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Weird quantum effect used for highly precise interferometer

Image of a researcher leaning over a large, complicated laser device.
Enlarge / Tracking acceleration using matter waves hasn’t previously been implemented in a portable form.

A team of researchers from France has developed the first three-directional hybrid quantum inertial sensor, which can measure acceleration without using satellite signals. At the heart of this breakthrough device is something called “matter wave interferometry,” which uses two distinct characteristics of quantum mechanics: wave-particle duality and superposition.

In the cloud

The device consists of a cloud of rubidium atoms that are cooled to temperatures nearing absolute zero. The atoms are placed in a vacuum and are in free fall due to gravity.

Once cooled, a series of three laser flashes are shone on the atoms, creating matter waves in the rubidium atoms. According to the laws of quantum mechanics, at extremely low temperatures, atoms do not behave like standard particles. They also behave as waves that can undergo diffraction and interference like light does.

After the laser beam strikes the atoms, they first experience changes in their energy states.

“As per quantum mechanics, you can describe the atom [as] being both in a ground state and an excited state simultaneously. In other words, the atom has absorbed some light and has not absorbed any light at the same time. This strange state is called quantum superposition,” said Philippe Bouyer, professor at Institut d’Optique and coordinator of the Quantum Delta NL quantum sensing program.

A rubidium atom in this state can thus be described as two matter waves going in different directions. “One is the state where the atom follows its trajectory as if it never interacted with the light while the other wave follows a trajectory as if it was pushed by the light,” Bouyer, who is a co-author of the paper, said.

A second laser pulse, sent in quick succession, inverts the two states, while a third pulse ensures that the paths overlap, enabling the interference. This process is repeated three times successively, with the laser beam aligned each time on a different orientation axis.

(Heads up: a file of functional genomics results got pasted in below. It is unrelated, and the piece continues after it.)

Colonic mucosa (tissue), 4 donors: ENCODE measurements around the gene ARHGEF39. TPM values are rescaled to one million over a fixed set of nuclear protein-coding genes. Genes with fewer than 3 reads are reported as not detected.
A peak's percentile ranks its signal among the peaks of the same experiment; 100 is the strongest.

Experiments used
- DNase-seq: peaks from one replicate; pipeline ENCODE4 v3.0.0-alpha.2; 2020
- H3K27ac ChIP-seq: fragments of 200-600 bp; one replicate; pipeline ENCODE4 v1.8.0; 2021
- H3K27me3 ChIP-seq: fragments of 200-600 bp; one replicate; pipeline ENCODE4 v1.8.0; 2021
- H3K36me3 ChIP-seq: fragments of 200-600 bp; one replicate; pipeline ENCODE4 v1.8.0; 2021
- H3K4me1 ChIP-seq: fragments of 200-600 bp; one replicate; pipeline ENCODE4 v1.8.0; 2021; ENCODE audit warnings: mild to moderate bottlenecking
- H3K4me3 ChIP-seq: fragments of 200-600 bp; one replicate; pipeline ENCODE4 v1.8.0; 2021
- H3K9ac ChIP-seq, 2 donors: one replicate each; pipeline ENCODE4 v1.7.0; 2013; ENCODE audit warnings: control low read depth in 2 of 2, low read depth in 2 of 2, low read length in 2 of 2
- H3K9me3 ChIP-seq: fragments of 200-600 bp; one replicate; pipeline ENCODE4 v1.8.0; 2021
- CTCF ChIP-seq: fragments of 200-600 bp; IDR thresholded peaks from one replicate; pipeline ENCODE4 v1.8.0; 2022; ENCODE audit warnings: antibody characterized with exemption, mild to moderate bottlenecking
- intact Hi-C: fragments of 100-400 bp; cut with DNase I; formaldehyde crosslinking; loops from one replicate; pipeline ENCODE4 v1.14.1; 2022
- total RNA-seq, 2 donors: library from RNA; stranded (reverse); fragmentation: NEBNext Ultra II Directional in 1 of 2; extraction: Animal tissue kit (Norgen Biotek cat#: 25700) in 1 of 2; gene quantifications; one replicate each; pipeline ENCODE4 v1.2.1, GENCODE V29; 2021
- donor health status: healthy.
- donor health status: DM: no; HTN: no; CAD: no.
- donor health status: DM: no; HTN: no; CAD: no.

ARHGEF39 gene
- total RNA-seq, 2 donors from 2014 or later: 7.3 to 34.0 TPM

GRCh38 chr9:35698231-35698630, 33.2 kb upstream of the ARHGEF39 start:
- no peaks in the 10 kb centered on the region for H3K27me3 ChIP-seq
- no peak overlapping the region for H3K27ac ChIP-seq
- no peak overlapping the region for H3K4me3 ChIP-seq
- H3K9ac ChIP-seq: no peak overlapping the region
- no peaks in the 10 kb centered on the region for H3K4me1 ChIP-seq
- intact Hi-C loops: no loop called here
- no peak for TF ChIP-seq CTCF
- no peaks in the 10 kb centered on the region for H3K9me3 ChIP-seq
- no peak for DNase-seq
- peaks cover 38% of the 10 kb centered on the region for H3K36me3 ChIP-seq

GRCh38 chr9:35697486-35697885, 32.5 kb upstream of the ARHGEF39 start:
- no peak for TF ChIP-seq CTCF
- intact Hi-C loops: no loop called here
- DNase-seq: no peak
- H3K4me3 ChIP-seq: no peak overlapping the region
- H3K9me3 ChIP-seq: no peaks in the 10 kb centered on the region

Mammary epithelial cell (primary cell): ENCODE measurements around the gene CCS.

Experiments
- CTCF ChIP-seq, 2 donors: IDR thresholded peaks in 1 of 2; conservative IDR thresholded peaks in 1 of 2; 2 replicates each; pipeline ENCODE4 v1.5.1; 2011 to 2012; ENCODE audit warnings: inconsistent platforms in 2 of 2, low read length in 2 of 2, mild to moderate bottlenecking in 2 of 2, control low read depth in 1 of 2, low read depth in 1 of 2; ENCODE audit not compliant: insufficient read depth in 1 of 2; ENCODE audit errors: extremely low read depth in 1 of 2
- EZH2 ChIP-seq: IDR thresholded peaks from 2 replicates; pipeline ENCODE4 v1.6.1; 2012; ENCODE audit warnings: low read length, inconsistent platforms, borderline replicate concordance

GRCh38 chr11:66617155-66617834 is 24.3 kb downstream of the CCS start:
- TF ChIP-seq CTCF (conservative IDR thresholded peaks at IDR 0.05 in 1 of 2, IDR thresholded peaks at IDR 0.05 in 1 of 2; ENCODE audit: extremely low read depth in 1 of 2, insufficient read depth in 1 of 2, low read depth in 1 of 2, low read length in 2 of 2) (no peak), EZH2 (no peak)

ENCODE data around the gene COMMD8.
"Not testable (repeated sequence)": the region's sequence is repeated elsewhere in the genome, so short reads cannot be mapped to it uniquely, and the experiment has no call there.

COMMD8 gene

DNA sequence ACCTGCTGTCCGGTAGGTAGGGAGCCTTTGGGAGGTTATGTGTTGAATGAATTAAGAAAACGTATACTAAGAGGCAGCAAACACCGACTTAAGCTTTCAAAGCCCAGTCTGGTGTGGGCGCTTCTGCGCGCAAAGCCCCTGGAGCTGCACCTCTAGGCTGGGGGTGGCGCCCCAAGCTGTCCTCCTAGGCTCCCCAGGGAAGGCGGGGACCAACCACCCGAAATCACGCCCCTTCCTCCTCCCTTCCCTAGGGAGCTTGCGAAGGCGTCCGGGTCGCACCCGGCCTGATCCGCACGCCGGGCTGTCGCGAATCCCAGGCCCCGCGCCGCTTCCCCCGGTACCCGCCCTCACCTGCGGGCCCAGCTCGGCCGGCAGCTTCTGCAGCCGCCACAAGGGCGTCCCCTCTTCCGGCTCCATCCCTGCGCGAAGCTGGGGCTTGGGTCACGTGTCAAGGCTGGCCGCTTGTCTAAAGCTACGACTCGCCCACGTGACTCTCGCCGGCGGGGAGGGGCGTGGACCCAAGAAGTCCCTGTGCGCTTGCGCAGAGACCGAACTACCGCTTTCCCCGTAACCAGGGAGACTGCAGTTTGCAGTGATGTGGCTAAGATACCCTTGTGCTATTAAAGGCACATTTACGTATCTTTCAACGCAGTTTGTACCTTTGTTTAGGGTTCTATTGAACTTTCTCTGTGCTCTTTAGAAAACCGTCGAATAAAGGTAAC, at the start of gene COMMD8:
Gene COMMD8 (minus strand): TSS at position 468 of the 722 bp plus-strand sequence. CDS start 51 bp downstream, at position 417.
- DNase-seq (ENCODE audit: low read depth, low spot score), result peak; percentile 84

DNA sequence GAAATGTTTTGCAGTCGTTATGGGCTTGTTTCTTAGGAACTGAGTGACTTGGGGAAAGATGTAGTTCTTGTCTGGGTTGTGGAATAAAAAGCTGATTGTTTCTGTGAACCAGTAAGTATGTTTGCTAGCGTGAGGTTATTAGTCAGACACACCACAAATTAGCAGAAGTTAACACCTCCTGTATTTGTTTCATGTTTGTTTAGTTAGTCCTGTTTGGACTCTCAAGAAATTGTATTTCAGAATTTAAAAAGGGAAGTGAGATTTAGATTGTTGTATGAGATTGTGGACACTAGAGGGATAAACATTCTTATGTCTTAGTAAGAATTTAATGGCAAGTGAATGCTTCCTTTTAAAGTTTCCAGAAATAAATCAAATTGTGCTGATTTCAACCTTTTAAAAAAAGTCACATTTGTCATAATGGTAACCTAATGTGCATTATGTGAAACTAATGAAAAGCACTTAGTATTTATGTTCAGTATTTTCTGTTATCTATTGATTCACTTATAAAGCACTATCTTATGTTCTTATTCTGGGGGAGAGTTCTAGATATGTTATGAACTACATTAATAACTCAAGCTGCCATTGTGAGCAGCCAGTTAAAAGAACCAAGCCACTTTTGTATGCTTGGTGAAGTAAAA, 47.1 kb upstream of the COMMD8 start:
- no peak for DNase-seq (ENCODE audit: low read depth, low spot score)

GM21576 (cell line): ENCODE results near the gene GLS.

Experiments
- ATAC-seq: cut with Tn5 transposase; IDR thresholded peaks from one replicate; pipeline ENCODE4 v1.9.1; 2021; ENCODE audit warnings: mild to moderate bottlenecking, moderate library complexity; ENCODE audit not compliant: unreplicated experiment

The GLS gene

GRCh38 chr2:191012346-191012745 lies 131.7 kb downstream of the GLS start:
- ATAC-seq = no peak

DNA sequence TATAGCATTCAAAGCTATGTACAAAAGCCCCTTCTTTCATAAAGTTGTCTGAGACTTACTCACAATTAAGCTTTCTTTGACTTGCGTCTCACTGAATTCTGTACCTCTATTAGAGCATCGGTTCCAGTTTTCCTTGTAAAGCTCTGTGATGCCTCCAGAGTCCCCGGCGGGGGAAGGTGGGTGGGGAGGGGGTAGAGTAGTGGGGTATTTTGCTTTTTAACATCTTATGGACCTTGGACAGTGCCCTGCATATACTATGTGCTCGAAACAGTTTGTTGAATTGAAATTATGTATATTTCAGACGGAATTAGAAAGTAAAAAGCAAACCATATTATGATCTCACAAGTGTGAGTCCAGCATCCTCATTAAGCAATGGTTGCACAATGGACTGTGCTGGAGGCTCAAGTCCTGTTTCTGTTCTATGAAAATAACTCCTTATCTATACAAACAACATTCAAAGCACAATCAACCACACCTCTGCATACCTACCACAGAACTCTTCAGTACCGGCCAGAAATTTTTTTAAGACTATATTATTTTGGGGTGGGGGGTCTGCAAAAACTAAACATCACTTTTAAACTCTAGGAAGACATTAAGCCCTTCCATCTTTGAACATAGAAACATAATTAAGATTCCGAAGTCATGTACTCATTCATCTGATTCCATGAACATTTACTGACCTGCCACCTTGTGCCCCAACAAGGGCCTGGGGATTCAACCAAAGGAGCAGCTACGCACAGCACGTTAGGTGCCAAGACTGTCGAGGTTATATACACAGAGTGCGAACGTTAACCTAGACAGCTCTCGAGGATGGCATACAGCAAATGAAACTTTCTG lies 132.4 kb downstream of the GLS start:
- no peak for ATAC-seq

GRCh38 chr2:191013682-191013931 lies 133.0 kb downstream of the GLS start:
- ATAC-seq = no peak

As the device changes its momentum, there is a shift in the interference fringes. This is measured against a reference, in this case, a retro-reflecting mirror that reflects the laser beam from the laser source onto the rubidium atoms.

“The mirror, one on each axis, tells you where the laser is. Since the atoms are constantly falling down due to gravity, what we measure is the relative acceleration between the mirrors and the atoms,” Bouyer said.

High precision

The quantum inertial sensor doesn’t require any calibration, as the energy levels of the atoms, the frequency of the light, and the photon momentum to which it corresponds are known beforehand. Along with the time taken for the interference to occur and the frequency of the laser, acceleration can be calculated by using equations of mechanics.

Moreover, at temperatures close to absolute zero, the motion of the atoms can be controlled to a precision of one centimeter per second instead of 500 meters per second at room temperature, which enables the detection of small changes in velocity.

However, the sensor has one drawback: It cannot take continuous measurements. “You need time to make very good measurements. For example, while measuring an interference fringe that may take 100 milliseconds—if there are velocity changes during this time, there is no way to know about it,” he said.

Bouyer and his team found a way around this problem by integrating the quantum sensors with classical accelerometers. “We use the quantum measurement to correct in situ the non-perfect measurement of the classical accelerometer. The output is this corrected signal,” said co-author Baptiste Battelier.

Battelier added that the new sensor emits a steady signal with 50 times greater precision than classical accelerometers. This is the reason that the hybrid sensor doesn’t require bias correction through external signals provided by satellites. Don’t expect these things to show up in your phone any time soon, though. All the hardware requires about a cubic meter of space, and the researchers estimate that costs will run in the range of several hundred thousand dollars.

“The biggest advantage of such a sensor, which can be used in submarines, airplanes, and boats, is privacy and autonomy,” Battelier said.

Dhananjay Khadilkar is a journalist based in Paris.

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